After spending about a week on the leeward side of Oahu, we decided to cross over to Maui earlier than originally planned in order to take advantage of a good (calm) weather window.
We had spent the week mainly in the Poka’i Bay anchorage, both inside and outside anchorages, with a brief night in Makua Point. The weather was unsettled with several systems blowing through rather quickly, which made for a couple of rolly sleepless nights in the unprotected anchorages, punctuated by beautiful sunny days and calm nights in Poka’i behind the breakwater. So, pretty much, a fractalic view of cruising life. We enjoyed the company of our new friends from Ko Olina @champagnehippie and @frencherino, who joined us for some fun in the sun in the form of paddle boarding, snorkeling, but mainly floating and drinking.
We were hoping to spend an extra week on Oahu, with more time on the leeward coast and a couple of days anchored in Waikiki. Alas, the weather always rules cruising plans and the original forecast was changing fast. We were supposed to have more settled weather with light winds in the channels between the islands for another week, however the weather systems moved through way faster than they were predicted and the trades were starting to fill in . There are several lessons about the weather we learned in the Hawaiian Islands. First rule about Hawaiian Cruising Club: if there is a good weather window to cross a channel Take It! Second rule about Hawaiian Cruising Club: See First Rule. Seriously though, crossing a channel here is not for the faint of hearted, and we’ve done both the Straights of San Juan de Fuca during a small craft advisory and the Baja Bash. The topography of the islands accelerates the trade winds in between the high volcanic peaks and the bathymetry of the channels funnels the water and accelerates the currents which combined with the wind and fetch create large, sharp and confused waves. If you go west to east (Oahu to Molokai to Maui, or Maui to Hawaii) it’s always upwind and against the sharp waves. The rule of thumb is to add 15 to 20 knots to the NOAA prediction when the trades blow. We’ve crossed once in what was supposed to be 10-15 knots and we saw sustained 35 knots with gusts of 40, on the nose of course. It was Baja Bash worthy. I guess this is why few people actually ‘cruise’ the Hawaiian Islands, and there are no inter-island ferries. The weather systems blow through Hawaii way faster than any of the weather models or NOAA predicts, so the only truly accurate predictions are for the next 24 hours. There’s a saying in Hawaii: if you want to know what the weather is going to be like for the day, look outside.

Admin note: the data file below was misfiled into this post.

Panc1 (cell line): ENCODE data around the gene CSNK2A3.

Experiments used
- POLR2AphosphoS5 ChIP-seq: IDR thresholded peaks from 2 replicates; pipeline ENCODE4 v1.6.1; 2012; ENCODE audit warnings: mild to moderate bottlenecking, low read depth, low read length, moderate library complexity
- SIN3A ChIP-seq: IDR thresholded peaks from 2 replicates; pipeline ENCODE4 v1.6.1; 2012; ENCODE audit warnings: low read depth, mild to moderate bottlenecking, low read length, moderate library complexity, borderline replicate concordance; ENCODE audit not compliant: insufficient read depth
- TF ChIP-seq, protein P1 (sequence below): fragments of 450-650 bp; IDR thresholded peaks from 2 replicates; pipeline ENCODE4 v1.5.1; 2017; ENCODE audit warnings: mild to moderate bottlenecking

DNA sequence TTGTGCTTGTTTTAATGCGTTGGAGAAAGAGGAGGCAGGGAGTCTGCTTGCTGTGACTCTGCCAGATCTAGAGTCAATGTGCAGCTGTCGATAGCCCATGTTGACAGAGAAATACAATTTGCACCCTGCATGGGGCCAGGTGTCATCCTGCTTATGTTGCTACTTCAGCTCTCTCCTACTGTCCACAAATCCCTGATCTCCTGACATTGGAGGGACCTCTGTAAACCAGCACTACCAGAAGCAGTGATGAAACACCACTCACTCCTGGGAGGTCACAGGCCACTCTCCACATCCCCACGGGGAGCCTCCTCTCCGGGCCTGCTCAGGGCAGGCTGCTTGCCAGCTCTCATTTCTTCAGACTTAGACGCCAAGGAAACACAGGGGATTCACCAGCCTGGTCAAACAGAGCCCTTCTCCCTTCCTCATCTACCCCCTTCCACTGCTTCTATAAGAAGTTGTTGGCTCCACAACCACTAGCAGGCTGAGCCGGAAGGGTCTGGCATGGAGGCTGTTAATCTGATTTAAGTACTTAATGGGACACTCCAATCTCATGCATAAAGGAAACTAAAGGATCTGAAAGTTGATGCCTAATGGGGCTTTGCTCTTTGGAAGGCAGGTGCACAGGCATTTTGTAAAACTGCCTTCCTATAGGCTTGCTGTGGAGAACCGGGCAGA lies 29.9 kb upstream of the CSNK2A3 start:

Back to our crossing: we had perfect weather (which meant ‘light and variable’ winds with 1-3 foot wind waves) to go before those pesky reinforced trades came back, so we decided to leave early and do an overnight passage, which minimizes any land mass influence on the wind pattern as well. We left Poka’i in the early afternoon and stopped at Ko Olina to fuel up and pick up the last of our mail, and witnessed an amazingly gorgeous red sky sunset as we settled in our motor-driven passage (no wind, remember?). Petter and I split the overnight watch like we always do during short overnight passages: 6 hours on, 6 hours off. It was an uneventful crossing, thanks to settled weather and a good AIS system. During night crossings here you will always encounter large barges going between the islands or between Hawaii and the mainland. They tow huge loads, usually 1-2 miles behind so it’s important to have AIS to figure out their heading, a good radar to pick up the barge behind, and a good pair of binoculars for good measure. This crossing we also saw several military ships, usually in stealth mode with no lights or radar signature. Fun!
We usually plan our crossings to pass Waikiki and the Diamond Head Buoy a couple of hours after sunset, and head towards the Molokai Laau Point light. The wind and current will try to take you towards Lanai, so it’s important to point as high as possible towards Molokai so you don’t risk ending up on the ship-wrecked leeward shores on Lanai. It’s 30 nm across the channel, after which the conditions usually calm down in the first part of the channel between Molokai and Lanai. Even on a calm night like this crossing we found plenty of swell, wave chop and 15 knots of wind before getting in the lee of Molokai. It’s another 30 nm to enter the (infamous) Pailolo Channel between Molokai and Maui, which is usually where the wind and waves pick up again. As far as I can tell it’s always windy and choppy in the first part of the channel, then conditions calm down about half way towards Maui. This is a much shorter channel, about 8 nm. It’s also where the whales like to hang out during the whale season, October through April. We had a spectacular show under the grey dawn with a pod of frisky youngsters slapping their tails and doing full belly flops right next to our boat. We also saw a couple of whales sleeping on the surface, so keep your eyes peeled and hand on the steering (or autopilot remote).
After dodging whales and tourist boats for a couple of hours we picked up our friend’s mooring (thanks Simon!) right outside Lahaina in the Malaa mooring field just around 8 am and proceeded to make full use of the Nespresso machine, took naps and settled into life on a mooring ball in Maui. We look forward to exploring Lahaina, working on more boat projects, doing some snorkeling in Honolulu and Molokini once the weather settles, and meeting friends from California who are visiting the islands.
Aloha and out!